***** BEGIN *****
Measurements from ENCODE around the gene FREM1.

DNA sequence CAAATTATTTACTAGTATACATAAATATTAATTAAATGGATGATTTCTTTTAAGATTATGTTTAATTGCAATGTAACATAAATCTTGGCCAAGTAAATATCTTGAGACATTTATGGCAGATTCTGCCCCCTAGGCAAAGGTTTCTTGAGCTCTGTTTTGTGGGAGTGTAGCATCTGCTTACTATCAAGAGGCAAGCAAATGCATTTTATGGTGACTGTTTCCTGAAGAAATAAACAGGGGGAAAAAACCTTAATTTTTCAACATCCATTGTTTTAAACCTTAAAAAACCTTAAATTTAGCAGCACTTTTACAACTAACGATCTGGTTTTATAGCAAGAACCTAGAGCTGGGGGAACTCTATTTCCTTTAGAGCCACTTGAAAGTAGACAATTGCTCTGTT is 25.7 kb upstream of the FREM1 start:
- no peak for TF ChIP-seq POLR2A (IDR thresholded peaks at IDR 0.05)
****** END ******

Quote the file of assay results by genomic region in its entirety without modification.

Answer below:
Measurements from ENCODE around the gene FREM1.

DNA sequence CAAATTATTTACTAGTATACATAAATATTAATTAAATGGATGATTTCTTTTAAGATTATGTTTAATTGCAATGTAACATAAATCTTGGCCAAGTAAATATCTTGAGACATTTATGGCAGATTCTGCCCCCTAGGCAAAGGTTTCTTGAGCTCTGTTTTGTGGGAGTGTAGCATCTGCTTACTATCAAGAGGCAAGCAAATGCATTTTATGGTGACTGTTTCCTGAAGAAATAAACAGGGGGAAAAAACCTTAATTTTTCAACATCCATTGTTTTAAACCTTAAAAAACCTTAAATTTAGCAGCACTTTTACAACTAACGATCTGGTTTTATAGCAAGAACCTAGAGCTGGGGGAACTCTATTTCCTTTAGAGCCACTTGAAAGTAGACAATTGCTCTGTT is 25.7 kb upstream of the FREM1 start:
- no peak for TF ChIP-seq POLR2A (IDR thresholded peaks at IDR 0.05)